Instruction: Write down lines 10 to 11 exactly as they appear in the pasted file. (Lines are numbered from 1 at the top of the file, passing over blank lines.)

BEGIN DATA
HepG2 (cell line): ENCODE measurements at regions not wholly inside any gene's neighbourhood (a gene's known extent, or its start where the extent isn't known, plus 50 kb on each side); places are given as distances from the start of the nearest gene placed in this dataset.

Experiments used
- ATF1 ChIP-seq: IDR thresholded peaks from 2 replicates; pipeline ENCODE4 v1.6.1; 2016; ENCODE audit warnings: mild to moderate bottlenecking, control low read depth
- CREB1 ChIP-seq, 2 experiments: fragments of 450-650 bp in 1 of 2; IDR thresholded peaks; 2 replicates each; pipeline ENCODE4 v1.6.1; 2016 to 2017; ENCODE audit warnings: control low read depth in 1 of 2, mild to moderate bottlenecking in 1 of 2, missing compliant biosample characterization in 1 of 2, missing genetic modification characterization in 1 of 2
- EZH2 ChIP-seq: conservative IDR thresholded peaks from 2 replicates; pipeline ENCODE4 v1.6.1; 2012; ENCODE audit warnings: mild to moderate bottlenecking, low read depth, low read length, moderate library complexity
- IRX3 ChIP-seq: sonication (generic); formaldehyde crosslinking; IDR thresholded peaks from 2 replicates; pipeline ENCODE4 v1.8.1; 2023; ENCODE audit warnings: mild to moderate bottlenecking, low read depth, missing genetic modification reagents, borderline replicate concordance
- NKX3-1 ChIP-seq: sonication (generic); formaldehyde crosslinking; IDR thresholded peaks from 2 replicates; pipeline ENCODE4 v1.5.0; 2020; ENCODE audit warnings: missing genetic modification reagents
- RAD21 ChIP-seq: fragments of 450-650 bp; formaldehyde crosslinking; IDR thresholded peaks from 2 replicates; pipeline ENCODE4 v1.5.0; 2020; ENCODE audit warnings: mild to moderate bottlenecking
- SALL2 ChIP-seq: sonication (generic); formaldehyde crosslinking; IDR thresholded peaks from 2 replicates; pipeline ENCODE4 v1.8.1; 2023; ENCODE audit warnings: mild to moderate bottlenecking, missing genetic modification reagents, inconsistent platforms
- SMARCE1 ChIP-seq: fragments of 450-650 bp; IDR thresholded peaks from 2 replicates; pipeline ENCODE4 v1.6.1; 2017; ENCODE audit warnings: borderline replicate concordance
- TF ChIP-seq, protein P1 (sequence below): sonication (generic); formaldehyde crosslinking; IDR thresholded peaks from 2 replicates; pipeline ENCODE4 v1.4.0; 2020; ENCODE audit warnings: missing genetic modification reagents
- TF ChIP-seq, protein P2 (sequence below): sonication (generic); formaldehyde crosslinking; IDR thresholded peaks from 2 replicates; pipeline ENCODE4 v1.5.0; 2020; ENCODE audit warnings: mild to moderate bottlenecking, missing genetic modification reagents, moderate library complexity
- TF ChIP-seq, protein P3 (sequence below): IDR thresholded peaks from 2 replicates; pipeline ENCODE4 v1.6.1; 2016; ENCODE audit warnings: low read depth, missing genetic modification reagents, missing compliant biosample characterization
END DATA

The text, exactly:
- SMARCE1 ChIP-seq: fragments of 450-650 bp; IDR thresholded peaks from 2 replicates; pipeline ENCODE4 v1.6.1; 2017; ENCODE audit warnings: borderline replicate concordance
- TF ChIP-seq, protein P1 (sequence below): sonication (generic); formaldehyde crosslinking; IDR thresholded peaks from 2 replicates; pipeline ENCODE4 v1.4.0; 2020; ENCODE audit warnings: missing genetic modification reagents